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Ukrainian opposition activists claim harassment, kidnapping and torture

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January 31, 2014: Ukrainian opposition leader Vitali Klitschko speaks to activist Dmytro Bulatov in hospital (AP)

Anti-government activists in Ukraine have alleged that some of their number have been harassed, kidnapped, and tortured either with the knowledge or at the request of the Kiev government.

According to the Daily Telegraph, which cited opposition claims, 36 activists have been reported missing since December 1. 

The reports come as Ukraine enters a third month of political turmoil and crisis, with pro-European protesters calling for the resignation of President Viktor Yanukovych, who refused to sign a political and economic treaty with Brussels this past November, opting instead to agree to a massive bailout offered by Russian President Vladimir Putin. 

Earlier this week Yanukovych accepted the resignation of his Prime Minister, dismissed the rest of his government, and convinced the Ukrainian Parliament to repeal anti-protest legislation and offer demonstrators conditional amnesty. However, the demonstrations, centered in the capital's Independence Square, have continued. 

Meanwhile, opposition activists claim that Yankovych's government is carrying out a hidden offensive against them. It starts with harassment, with names, address, and birthdates appearing online. This master database also includes the make and model of several of the protesters' cars, making them easy targets for torching in the middle of the night. The kidnappings are the next step.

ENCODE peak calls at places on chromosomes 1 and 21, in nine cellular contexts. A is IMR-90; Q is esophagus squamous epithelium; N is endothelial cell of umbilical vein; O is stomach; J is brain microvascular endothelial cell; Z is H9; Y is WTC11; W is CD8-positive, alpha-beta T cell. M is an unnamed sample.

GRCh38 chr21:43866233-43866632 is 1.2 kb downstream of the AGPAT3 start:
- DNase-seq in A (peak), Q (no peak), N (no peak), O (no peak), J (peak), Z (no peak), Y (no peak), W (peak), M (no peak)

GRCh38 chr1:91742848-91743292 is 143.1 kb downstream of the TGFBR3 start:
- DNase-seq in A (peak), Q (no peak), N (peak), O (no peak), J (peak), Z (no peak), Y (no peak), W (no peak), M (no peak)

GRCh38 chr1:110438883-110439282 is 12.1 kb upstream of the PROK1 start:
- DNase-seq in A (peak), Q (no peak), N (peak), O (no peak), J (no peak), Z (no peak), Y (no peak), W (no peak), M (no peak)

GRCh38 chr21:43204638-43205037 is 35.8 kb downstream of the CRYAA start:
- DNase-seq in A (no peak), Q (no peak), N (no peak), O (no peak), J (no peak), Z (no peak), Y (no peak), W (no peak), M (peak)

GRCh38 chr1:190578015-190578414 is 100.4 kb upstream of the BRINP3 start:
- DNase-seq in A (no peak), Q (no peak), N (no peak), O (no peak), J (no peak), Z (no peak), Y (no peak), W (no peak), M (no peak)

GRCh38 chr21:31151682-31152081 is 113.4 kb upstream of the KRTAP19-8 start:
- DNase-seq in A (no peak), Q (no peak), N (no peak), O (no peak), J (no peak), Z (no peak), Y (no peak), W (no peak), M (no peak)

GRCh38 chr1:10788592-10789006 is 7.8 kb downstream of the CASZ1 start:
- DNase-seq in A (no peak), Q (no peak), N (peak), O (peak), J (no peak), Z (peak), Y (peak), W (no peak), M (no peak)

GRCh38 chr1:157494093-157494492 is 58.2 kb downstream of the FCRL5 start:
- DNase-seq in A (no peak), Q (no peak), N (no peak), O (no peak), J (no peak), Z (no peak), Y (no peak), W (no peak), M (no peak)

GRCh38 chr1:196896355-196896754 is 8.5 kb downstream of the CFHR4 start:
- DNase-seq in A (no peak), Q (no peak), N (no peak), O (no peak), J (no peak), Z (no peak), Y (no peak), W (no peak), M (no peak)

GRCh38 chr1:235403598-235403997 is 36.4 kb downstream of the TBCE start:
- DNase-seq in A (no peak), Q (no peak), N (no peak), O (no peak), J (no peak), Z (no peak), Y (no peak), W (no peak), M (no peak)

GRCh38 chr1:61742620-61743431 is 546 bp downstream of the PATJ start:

The most notorious case has been that of Dmytro Bulatov, who disappeared on January 22, and was located eight days later in a village outside Kiev. He claimed he was beaten, crucified, and had his ear sliced off and his face cut. Another protester, Yuri Verbytsky, was found dead earlier this month in a forest near the capital with his hands bound behind his back and a bag over his head. 

U.S. Secretary of State John Kerry said Saturday that Ukraine, confronting a political crisis and massive anti-government protests, should be free to align with Europe if it wants and not feel coerced by more powerful neighbors such as Russia.

"Nowhere is the fight for a democratic, European future more important today than in Ukraine," Kerry said at a security conference in Munich. "While there are unsavory elements in the streets in any chaotic situation, the vast majority of Ukrainians want to live freely in a safe, prosperous country."

In a meeting later with opposition leaders, Kerry affirmed U.S. support for "the democratic, European aspirations" of Ukrainians and the leaders' efforts "to speak out to defend democracy and choice," according to the State Department. He urged the opposition to keep up talks with the government.

The department said Kerry also told Ukraine's foreign minister, Leonid Kozhara, to release political prisoners, address the deteriorating human rights situation, safeguard democratic principles and form a "technical government" that can address the country's economic problems and European aspirations of its citizens.

The Associated Press contributed to this report. 

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